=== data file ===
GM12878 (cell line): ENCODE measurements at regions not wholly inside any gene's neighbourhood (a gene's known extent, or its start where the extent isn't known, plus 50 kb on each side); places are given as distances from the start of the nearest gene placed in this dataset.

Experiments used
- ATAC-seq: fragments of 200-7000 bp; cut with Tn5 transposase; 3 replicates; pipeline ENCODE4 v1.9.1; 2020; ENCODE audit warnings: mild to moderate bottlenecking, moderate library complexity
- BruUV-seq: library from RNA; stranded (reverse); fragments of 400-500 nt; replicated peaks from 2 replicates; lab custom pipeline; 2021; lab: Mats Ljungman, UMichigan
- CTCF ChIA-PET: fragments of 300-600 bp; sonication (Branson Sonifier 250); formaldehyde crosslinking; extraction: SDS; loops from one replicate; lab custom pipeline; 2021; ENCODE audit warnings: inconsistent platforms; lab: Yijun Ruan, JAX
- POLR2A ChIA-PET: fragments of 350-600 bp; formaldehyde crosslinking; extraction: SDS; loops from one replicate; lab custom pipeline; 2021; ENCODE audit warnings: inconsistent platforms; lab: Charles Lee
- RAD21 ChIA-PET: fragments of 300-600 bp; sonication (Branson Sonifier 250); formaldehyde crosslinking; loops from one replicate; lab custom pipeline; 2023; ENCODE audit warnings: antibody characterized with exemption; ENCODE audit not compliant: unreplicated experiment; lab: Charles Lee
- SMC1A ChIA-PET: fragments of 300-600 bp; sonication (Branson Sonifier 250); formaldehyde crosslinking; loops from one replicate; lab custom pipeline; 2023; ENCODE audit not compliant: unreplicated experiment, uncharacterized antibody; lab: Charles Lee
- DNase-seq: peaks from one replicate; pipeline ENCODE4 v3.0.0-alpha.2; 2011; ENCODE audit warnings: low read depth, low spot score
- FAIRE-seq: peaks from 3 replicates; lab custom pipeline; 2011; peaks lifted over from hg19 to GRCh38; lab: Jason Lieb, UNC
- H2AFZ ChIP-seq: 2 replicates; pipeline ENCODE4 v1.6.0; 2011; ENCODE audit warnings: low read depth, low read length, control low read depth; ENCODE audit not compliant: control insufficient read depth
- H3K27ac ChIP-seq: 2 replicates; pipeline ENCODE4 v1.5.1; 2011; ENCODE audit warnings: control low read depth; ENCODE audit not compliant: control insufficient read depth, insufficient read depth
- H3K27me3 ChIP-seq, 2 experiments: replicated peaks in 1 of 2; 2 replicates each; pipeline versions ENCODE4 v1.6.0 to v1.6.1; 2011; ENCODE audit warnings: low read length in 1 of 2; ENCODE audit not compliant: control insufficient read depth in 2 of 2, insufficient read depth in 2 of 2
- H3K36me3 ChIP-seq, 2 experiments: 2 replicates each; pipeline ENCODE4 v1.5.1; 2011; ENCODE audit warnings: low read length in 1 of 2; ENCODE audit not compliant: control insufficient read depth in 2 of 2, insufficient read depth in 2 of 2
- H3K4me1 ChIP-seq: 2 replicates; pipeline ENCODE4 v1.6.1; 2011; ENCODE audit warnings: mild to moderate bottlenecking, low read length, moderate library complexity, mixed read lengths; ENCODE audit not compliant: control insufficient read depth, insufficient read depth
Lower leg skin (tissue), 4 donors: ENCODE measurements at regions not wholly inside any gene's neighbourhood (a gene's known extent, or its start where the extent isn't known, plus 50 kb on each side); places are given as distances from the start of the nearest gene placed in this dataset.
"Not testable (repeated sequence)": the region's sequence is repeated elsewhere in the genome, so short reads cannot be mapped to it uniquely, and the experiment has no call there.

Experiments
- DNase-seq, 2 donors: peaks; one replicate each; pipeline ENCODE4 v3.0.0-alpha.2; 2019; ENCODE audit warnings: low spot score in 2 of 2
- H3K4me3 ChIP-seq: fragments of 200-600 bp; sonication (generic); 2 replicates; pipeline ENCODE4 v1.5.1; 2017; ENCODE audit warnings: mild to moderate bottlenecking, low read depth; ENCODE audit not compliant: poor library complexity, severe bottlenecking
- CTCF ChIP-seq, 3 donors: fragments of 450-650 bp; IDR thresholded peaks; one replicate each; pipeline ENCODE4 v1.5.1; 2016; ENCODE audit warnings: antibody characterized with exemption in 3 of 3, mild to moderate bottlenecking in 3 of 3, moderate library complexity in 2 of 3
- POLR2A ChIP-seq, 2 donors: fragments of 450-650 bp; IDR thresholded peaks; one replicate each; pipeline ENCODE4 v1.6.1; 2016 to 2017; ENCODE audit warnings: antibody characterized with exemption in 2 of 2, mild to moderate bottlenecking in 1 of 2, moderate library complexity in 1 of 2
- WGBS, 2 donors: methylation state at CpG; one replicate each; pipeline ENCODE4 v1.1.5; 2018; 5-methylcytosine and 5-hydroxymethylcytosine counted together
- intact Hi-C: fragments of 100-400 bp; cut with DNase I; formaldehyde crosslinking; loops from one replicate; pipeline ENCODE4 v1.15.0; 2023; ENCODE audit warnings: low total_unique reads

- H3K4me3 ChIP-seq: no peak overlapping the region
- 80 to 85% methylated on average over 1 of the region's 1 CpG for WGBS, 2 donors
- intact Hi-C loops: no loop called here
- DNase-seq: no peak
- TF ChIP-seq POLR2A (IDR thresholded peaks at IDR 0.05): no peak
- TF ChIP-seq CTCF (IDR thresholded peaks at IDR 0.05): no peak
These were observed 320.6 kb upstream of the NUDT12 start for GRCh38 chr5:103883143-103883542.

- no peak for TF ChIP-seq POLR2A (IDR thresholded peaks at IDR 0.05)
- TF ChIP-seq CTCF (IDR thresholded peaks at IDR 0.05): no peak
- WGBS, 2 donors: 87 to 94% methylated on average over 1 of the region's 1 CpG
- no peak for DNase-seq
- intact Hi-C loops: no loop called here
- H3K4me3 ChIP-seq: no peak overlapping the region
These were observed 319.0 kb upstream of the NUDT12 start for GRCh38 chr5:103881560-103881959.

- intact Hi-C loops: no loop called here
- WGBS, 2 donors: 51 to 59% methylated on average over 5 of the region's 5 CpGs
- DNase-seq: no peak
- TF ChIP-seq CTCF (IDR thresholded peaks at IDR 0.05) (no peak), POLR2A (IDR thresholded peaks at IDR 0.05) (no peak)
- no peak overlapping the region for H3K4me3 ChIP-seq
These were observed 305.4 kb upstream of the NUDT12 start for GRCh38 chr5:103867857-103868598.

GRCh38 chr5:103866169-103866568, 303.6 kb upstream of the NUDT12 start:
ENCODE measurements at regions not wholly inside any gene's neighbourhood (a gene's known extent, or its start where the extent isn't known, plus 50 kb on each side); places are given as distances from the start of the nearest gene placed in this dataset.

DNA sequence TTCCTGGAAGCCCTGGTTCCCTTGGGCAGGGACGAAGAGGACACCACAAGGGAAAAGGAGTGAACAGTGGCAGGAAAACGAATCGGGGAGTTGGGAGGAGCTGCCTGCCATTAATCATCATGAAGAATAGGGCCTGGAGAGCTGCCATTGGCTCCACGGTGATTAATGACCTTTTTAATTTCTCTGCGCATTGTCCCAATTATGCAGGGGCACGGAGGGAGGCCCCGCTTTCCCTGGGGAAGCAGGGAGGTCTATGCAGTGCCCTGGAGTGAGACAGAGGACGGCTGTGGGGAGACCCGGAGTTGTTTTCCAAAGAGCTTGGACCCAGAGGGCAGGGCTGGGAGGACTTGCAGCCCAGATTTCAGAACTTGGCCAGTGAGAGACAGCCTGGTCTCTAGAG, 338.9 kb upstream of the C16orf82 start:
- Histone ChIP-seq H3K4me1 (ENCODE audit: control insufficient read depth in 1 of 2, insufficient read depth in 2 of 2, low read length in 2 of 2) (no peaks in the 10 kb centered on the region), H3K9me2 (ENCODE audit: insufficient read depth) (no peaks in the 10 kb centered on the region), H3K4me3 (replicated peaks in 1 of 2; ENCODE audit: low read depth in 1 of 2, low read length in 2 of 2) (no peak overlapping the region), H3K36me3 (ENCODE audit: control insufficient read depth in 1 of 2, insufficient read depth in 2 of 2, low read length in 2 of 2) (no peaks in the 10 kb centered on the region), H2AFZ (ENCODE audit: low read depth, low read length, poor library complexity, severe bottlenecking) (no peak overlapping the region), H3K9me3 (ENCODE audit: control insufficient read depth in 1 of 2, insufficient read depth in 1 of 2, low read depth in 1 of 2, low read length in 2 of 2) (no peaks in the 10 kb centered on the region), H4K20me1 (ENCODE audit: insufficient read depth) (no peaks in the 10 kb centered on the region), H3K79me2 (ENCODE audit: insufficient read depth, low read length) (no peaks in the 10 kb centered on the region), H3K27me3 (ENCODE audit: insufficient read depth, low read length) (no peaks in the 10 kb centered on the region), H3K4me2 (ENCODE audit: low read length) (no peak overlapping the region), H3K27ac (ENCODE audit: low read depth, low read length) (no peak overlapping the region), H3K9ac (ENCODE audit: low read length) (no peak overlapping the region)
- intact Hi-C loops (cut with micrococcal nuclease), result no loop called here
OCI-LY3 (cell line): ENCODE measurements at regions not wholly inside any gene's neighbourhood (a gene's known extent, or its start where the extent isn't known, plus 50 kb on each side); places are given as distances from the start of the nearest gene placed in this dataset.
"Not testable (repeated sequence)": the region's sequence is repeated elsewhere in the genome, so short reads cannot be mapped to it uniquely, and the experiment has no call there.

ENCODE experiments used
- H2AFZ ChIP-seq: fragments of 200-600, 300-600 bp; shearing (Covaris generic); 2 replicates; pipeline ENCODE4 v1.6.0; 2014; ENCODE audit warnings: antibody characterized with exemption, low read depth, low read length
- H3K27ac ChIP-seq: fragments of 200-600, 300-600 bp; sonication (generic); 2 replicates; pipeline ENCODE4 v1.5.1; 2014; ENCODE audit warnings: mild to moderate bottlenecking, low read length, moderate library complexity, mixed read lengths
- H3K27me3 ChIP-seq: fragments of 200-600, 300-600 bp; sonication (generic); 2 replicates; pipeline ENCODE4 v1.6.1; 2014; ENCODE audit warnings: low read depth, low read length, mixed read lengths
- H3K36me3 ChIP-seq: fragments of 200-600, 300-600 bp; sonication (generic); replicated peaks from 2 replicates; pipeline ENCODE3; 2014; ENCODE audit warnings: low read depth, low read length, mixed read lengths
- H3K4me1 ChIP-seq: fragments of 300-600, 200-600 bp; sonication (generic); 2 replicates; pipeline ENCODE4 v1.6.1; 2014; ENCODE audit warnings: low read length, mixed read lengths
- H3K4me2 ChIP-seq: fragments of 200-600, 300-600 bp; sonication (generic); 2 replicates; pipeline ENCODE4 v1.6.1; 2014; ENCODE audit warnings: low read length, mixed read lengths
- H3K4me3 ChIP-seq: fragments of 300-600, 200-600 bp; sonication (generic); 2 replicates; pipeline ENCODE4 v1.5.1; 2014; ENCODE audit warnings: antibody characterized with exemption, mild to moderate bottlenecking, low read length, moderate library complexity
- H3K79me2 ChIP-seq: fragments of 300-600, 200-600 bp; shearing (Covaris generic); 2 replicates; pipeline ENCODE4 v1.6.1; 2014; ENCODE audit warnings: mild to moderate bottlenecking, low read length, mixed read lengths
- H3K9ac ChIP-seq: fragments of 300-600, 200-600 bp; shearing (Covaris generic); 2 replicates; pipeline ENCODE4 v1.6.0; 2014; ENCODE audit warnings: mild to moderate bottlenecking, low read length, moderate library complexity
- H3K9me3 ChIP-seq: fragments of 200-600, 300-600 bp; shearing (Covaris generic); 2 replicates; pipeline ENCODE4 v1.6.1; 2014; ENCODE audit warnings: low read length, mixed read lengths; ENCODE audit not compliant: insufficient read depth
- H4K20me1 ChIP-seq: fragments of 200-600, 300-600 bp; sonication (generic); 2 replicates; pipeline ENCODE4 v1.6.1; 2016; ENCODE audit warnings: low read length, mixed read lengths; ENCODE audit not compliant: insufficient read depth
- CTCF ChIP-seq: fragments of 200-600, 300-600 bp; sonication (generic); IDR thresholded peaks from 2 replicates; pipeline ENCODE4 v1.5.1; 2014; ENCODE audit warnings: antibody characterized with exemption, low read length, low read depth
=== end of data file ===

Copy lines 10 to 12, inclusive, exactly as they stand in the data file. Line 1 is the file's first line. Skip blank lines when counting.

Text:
- FAIRE-seq: peaks from 3 replicates; lab custom pipeline; 2011; peaks lifted over from hg19 to GRCh38; lab: Jason Lieb, UNC
- H2AFZ ChIP-seq: 2 replicates; pipeline ENCODE4 v1.6.0; 2011; ENCODE audit warnings: low read depth, low read length, control low read depth; ENCODE audit not compliant: control insufficient read depth
- H3K27ac ChIP-seq: 2 replicates; pipeline ENCODE4 v1.5.1; 2011; ENCODE audit warnings: control low read depth; ENCODE audit not compliant: control insufficient read depth, insufficient read depth